1. Based on the conflicts of interest raised in the case, has Goldman Sachs, in effect, shorted itself? Explain why and why not.
2. How should Goldman Sachs have handled each conflict of interest?
3. If Goldman Sachs really is innocent of all conflicts, why has the firm’s reputation suffered?
4. Referring to the outrage over the apparent abuse of AIG, Farzad and Dwyer ask the question:
5. Is it appropriate for Goldman Sachs to “bet against their clients” through their investment activities?
6. One of Goldman’s main arguments in their defense is that their intentions were good – they did what they did in response to client requests, thus facilitating markets and making the world a better place.
a. Is the ‘good intention’ argument sufficient to claim actions following from it are ethical? Why and why not? Remember the saying: ‘The road to hell is paved with good intentions.’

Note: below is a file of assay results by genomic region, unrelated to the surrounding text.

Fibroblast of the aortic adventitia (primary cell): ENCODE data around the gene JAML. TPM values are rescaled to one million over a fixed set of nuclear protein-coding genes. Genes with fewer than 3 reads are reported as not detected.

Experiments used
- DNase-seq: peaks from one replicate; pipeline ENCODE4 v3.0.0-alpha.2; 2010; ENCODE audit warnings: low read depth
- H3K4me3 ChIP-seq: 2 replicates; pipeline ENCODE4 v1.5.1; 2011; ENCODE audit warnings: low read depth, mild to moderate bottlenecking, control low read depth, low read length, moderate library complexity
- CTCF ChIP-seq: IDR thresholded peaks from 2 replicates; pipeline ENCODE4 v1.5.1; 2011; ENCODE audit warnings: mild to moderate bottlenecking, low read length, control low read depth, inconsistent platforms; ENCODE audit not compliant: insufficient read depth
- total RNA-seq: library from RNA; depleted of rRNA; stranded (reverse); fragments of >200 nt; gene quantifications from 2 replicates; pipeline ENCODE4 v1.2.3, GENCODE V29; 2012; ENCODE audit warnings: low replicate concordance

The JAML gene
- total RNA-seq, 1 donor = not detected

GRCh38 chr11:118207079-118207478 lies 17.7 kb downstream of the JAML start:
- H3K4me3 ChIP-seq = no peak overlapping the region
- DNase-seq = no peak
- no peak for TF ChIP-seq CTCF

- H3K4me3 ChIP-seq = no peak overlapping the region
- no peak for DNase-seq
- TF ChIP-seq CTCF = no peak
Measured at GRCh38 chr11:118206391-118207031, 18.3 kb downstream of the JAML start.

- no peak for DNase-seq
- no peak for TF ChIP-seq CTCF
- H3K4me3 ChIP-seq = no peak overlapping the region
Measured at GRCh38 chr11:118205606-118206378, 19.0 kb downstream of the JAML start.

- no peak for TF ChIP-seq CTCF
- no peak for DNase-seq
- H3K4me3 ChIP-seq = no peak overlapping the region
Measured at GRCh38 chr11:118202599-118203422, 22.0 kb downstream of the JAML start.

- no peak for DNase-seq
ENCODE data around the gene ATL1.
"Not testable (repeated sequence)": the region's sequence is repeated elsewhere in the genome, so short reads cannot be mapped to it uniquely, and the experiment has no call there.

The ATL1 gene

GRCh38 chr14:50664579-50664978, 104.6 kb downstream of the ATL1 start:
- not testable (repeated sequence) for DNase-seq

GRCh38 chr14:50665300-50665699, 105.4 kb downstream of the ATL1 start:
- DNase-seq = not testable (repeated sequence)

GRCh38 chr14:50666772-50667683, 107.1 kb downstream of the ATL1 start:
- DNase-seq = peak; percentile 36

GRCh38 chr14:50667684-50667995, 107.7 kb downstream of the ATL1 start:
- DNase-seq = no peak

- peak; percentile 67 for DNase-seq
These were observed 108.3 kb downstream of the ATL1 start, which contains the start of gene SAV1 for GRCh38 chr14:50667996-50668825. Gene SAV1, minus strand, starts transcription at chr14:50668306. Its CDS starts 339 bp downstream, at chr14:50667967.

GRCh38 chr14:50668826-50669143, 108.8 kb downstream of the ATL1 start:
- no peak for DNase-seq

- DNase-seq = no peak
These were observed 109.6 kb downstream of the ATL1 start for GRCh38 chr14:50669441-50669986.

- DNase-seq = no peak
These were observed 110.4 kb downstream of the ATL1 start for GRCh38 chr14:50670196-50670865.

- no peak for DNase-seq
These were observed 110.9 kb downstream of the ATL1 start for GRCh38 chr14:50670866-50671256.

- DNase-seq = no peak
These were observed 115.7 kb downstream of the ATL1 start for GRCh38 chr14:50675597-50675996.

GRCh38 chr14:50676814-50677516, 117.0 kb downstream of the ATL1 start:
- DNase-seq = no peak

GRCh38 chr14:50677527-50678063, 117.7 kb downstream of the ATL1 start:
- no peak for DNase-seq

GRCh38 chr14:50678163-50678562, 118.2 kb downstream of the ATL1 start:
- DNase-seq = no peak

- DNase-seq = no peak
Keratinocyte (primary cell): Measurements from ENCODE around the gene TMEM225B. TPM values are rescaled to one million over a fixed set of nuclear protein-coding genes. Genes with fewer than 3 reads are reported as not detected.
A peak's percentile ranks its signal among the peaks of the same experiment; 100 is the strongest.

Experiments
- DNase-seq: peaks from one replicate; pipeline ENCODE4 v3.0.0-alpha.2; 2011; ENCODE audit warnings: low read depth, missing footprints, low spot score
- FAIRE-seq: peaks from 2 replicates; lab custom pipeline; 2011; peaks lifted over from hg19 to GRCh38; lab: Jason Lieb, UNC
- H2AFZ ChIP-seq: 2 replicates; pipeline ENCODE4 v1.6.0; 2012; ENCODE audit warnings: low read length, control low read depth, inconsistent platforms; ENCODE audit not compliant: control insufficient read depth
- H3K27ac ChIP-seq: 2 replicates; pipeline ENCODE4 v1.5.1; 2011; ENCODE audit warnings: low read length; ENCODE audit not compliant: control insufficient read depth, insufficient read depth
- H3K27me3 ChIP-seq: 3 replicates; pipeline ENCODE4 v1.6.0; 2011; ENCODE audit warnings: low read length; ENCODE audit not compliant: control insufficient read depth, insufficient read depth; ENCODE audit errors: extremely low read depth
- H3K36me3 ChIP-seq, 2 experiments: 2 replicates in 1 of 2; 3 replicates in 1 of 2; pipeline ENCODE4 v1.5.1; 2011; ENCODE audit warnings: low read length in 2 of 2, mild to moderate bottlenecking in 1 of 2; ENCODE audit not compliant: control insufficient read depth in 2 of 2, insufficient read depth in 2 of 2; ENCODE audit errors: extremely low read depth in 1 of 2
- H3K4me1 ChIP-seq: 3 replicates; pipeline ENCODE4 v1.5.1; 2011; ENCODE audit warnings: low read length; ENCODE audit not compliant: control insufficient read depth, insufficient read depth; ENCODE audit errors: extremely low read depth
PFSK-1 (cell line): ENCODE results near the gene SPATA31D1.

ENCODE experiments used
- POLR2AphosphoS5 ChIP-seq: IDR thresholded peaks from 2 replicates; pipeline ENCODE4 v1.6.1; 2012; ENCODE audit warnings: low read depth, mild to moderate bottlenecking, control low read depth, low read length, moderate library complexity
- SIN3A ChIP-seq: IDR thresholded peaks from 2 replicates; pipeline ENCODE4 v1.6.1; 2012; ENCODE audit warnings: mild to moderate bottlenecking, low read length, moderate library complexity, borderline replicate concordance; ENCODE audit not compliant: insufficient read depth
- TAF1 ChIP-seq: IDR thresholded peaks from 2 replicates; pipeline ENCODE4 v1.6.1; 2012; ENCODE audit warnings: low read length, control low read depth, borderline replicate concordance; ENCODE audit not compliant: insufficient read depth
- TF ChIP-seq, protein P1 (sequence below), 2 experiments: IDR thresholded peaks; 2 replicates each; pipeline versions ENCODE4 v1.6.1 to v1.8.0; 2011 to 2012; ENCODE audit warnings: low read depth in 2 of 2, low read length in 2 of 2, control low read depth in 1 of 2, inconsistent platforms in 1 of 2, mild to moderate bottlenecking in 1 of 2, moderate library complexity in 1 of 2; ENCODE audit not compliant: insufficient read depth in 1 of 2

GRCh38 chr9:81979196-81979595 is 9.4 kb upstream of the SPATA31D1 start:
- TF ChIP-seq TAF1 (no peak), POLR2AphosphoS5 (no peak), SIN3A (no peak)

b. Is there something in addition to good intentions that Goldman Sachs would have been wise to consider in its decision making?
7. How would you have advised Goldman Sachs’ executives to have handled this crisis better?
8. What would an appropriate level of bonus payments be for Goldman Sachs as a whole?
9. Would bonuses paid in Goldman Sachs stock be more appropriate than those paid in cash?

During the depths of the subprime lending crisis in 2008, a major U.S. investment banking firm, Goldman Sachs, required a $10 billion bailout from the U.S. government’s Troubled Asset Relief Program (TARP) to stay afloat. But in 2009, Goldman’s fortune’s reversed as the firm earned $13.4 billion profit, repaid the $10 billion to TARP, and paid its employees over $16 billion.

  • CreatedOctober 28, 2014
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